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There is a mysterious place in Rosario known as the devil's lagoon. Or Mandinga's bathroom. The urban legend dates back to 1910 . Already by then they said that it was a 15 x 6 m eye of water, in which during the raw winter nights, Mandinga appeared. The devil himself with a hump, ranguera and inharmonic screams got into the water. At contact with heat of the Evil One water boiled. The chilling screams caused fear among those who came to hear them . Away from the devil, the waters gradually calmed down. Its location: end of the fifth Sanguinetti, 400 m behind the Apprentice School of the Argentine Central Railway. Mandinga's lagoon or bath came to famous with a photograph in a magazine
The truth is that more than a century ago, in the city of Rosario, this story was born that became myth. The area where it is located is the north, between the Alberdi junction, Alberdi Avenue and Mongsfeld Avenue. Legend has it that those who went into those waters did not leave alive. A chilling story that even aroused the interest of a group of anthropologists who decided to study the phenomenon.
Researchers crumbled the story of the chronicler of that magazine. This, by way of satire, described a neighborhood and a section of the city in those years that today continues to be hidden from the eyes of walkers and motorists. It was a beach of railway maneuver, and remained as a remnant of fiscal land, once the state railways were dismantled in the 1990s.
History began to be studied in the 90s and in 2015 the group of archaeologists conducted a survey in the area covered by the chronicle.
These are some of the first questions the researchers tried to uncover. Some of the accounts collected said that the devil was battered after a drunk , but according to the stories it is rare for the devil to get drunk. Other versions talked about the fact that she was fighting with the Virgin (since in many paintings and sculptures the two figures appear together) and the Virgin put the boiling water to annoy it.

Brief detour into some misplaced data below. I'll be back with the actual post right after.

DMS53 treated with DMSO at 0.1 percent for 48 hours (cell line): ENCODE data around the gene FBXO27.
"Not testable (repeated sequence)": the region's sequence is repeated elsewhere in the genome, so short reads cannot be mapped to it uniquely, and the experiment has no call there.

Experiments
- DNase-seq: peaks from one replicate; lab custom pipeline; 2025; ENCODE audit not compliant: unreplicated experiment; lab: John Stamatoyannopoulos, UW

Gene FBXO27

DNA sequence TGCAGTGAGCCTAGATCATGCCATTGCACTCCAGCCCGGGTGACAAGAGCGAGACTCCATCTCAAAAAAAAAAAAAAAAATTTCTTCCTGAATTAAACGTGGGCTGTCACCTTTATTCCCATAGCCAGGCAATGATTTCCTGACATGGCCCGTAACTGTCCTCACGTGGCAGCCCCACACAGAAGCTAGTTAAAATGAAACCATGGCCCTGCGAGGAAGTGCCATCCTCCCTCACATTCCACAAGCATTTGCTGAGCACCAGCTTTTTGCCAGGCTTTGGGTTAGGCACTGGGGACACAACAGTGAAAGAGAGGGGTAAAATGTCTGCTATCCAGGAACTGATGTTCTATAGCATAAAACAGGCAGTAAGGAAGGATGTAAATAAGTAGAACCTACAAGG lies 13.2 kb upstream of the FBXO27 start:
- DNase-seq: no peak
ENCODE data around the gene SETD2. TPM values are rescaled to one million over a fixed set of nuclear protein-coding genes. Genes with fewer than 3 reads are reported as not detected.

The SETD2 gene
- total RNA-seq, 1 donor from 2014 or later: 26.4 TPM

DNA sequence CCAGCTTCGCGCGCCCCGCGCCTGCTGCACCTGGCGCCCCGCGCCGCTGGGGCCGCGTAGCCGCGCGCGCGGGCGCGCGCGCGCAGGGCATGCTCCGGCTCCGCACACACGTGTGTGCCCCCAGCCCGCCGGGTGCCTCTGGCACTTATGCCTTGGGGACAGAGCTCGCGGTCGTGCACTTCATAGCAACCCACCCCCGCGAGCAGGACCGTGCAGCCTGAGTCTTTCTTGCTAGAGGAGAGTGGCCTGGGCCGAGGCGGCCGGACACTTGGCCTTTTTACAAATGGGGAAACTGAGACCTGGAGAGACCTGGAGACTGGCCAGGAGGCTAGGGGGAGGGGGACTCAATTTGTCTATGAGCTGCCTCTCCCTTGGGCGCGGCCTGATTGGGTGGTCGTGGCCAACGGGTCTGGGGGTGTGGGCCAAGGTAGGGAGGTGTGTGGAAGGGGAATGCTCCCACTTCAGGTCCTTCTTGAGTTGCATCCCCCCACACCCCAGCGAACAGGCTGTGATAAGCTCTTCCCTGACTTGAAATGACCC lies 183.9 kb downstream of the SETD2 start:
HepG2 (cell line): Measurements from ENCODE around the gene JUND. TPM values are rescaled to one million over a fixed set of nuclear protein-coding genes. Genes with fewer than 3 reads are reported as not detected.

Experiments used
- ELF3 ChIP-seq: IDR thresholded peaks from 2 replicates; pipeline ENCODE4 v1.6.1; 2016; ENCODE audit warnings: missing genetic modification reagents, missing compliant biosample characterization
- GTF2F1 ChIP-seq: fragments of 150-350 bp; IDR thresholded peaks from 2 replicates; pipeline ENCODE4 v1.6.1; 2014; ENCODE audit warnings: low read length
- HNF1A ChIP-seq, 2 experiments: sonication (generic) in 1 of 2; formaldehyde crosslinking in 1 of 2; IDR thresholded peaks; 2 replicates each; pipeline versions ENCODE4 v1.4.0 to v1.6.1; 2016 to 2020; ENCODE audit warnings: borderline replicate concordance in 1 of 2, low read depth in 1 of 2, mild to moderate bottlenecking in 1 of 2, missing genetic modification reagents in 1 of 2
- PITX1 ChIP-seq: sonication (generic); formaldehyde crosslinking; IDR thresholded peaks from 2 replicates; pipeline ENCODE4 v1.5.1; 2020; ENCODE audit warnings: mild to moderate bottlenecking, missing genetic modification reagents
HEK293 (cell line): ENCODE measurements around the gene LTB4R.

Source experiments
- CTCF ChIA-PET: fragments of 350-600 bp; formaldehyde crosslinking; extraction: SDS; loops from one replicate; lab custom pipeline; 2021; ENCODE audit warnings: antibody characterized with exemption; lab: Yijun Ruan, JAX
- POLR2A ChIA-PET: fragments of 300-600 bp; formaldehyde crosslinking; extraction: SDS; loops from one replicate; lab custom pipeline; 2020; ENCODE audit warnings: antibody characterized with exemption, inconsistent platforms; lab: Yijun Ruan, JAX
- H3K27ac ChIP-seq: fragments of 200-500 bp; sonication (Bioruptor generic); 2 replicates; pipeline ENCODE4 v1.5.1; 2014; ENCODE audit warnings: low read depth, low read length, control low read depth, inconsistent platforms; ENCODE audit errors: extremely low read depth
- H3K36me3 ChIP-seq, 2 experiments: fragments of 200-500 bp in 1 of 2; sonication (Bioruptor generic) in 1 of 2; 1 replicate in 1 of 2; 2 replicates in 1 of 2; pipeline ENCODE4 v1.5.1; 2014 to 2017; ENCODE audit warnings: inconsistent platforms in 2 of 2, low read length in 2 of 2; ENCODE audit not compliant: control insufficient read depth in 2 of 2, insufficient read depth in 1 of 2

They were also internalized in the term Mandinga, as it is an afro term that later derived into Creole. What kind of population was there? A few years ago a photo appeared where you can observe a child with Afro-descendant traits, so the name Mandinga made sense.
According to the chronicle, they said that the demon went out singing Vidalitas or “La Donna e Mobile” and this would give the clue about the Italian Creole and immigrant population.
Studies on the history of the Mandinga Bath found a plan of 1899 containing the Rosarinas SA Calderas. Remains of lime, chimney bricks and walls were found on the ground, so we can presume that the smoke that came out of that lagoon where the devil was bathing was steam by the quenching of lime or by the decomposition of plant material that generates methane gas and bubbles. It's a way to rationalize the legend.
That population ceased to exist and with its disappearance the myth remained crouched. However, Rosarinos argue that the place has a mystical character. “ I do not encourage myself to enter, it is a place where there are no sounds, once I walked about 35 minutes and turned. It's like a gloomy ,” someone said secretly.
Some tourist circuits incorporate the Mandinga Bath among the attractions of Rosario.
Publication Date: 26/02/2021
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